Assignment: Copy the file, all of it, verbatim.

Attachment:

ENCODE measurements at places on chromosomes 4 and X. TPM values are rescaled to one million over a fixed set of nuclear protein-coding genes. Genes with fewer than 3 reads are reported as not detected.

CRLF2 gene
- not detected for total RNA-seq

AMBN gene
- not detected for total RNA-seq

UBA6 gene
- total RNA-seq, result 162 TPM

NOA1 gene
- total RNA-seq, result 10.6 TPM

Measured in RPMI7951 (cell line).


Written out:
ENCODE measurements at places on chromosomes 4 and X. TPM values are rescaled to one million over a fixed set of nuclear protein-coding genes. Genes with fewer than 3 reads are reported as not detected.

CRLF2 gene
- not detected for total RNA-seq

AMBN gene
- not detected for total RNA-seq

UBA6 gene
- total RNA-seq, result 162 TPM

NOA1 gene
- total RNA-seq, result 10.6 TPM

Measured in RPMI7951 (cell line).